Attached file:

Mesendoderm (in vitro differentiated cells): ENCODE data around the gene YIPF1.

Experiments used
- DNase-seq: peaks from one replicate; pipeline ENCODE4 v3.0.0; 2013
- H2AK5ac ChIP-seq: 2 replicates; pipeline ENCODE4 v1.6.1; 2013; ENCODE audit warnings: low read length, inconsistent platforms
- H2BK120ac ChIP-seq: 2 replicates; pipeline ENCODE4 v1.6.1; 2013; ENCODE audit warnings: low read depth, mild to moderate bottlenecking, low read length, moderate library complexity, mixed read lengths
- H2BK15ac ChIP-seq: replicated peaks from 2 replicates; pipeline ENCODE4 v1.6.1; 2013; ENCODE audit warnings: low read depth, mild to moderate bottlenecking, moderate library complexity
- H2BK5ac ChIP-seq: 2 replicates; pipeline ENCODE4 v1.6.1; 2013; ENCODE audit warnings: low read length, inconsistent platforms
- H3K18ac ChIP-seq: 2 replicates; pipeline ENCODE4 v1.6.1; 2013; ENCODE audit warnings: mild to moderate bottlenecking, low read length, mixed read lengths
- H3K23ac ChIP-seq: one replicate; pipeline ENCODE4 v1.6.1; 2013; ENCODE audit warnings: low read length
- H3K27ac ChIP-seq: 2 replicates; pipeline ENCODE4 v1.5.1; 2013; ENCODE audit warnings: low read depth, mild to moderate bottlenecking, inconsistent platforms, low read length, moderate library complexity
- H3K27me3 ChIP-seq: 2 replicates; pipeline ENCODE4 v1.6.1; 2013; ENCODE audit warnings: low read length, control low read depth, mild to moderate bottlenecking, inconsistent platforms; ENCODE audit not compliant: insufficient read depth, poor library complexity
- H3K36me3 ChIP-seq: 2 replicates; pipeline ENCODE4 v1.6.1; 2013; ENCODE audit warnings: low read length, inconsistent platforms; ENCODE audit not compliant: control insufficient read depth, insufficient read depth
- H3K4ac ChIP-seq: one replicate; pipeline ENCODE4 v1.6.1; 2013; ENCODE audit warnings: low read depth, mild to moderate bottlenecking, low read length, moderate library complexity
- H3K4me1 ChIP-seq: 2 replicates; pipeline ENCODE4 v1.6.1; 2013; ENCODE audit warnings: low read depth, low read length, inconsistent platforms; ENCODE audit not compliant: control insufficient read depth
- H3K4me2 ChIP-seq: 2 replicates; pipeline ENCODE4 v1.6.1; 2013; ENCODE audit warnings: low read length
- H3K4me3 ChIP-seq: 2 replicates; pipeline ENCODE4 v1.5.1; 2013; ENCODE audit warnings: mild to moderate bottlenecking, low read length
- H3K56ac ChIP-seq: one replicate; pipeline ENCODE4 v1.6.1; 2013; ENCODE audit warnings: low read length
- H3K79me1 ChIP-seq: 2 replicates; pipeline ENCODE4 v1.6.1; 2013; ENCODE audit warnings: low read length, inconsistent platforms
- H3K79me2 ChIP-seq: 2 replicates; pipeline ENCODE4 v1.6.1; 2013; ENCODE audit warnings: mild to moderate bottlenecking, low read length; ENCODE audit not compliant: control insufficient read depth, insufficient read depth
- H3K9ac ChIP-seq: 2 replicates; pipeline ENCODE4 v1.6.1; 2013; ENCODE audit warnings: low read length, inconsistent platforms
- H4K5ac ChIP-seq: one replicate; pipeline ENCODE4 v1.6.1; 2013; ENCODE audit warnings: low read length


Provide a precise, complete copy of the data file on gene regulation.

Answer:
Mesendoderm (in vitro differentiated cells): ENCODE data around the gene YIPF1.

Experiments used
- DNase-seq: peaks from one replicate; pipeline ENCODE4 v3.0.0; 2013
- H2AK5ac ChIP-seq: 2 replicates; pipeline ENCODE4 v1.6.1; 2013; ENCODE audit warnings: low read length, inconsistent platforms
- H2BK120ac ChIP-seq: 2 replicates; pipeline ENCODE4 v1.6.1; 2013; ENCODE audit warnings: low read depth, mild to moderate bottlenecking, low read length, moderate library complexity, mixed read lengths
- H2BK15ac ChIP-seq: replicated peaks from 2 replicates; pipeline ENCODE4 v1.6.1; 2013; ENCODE audit warnings: low read depth, mild to moderate bottlenecking, moderate library complexity
- H2BK5ac ChIP-seq: 2 replicates; pipeline ENCODE4 v1.6.1; 2013; ENCODE audit warnings: low read length, inconsistent platforms
- H3K18ac ChIP-seq: 2 replicates; pipeline ENCODE4 v1.6.1; 2013; ENCODE audit warnings: mild to moderate bottlenecking, low read length, mixed read lengths
- H3K23ac ChIP-seq: one replicate; pipeline ENCODE4 v1.6.1; 2013; ENCODE audit warnings: low read length
- H3K27ac ChIP-seq: 2 replicates; pipeline ENCODE4 v1.5.1; 2013; ENCODE audit warnings: low read depth, mild to moderate bottlenecking, inconsistent platforms, low read length, moderate library complexity
- H3K27me3 ChIP-seq: 2 replicates; pipeline ENCODE4 v1.6.1; 2013; ENCODE audit warnings: low read length, control low read depth, mild to moderate bottlenecking, inconsistent platforms; ENCODE audit not compliant: insufficient read depth, poor library complexity
- H3K36me3 ChIP-seq: 2 replicates; pipeline ENCODE4 v1.6.1; 2013; ENCODE audit warnings: low read length, inconsistent platforms; ENCODE audit not compliant: control insufficient read depth, insufficient read depth
- H3K4ac ChIP-seq: one replicate; pipeline ENCODE4 v1.6.1; 2013; ENCODE audit warnings: low read depth, mild to moderate bottlenecking, low read length, moderate library complexity
- H3K4me1 ChIP-seq: 2 replicates; pipeline ENCODE4 v1.6.1; 2013; ENCODE audit warnings: low read depth, low read length, inconsistent platforms; ENCODE audit not compliant: control insufficient read depth
- H3K4me2 ChIP-seq: 2 replicates; pipeline ENCODE4 v1.6.1; 2013; ENCODE audit warnings: low read length
- H3K4me3 ChIP-seq: 2 replicates; pipeline ENCODE4 v1.5.1; 2013; ENCODE audit warnings: mild to moderate bottlenecking, low read length
- H3K56ac ChIP-seq: one replicate; pipeline ENCODE4 v1.6.1; 2013; ENCODE audit warnings: low read length
- H3K79me1 ChIP-seq: 2 replicates; pipeline ENCODE4 v1.6.1; 2013; ENCODE audit warnings: low read length, inconsistent platforms
- H3K79me2 ChIP-seq: 2 replicates; pipeline ENCODE4 v1.6.1; 2013; ENCODE audit warnings: mild to moderate bottlenecking, low read length; ENCODE audit not compliant: control insufficient read depth, insufficient read depth
- H3K9ac ChIP-seq: 2 replicates; pipeline ENCODE4 v1.6.1; 2013; ENCODE audit warnings: low read length, inconsistent platforms
- H4K5ac ChIP-seq: one replicate; pipeline ENCODE4 v1.6.1; 2013; ENCODE audit warnings: low read length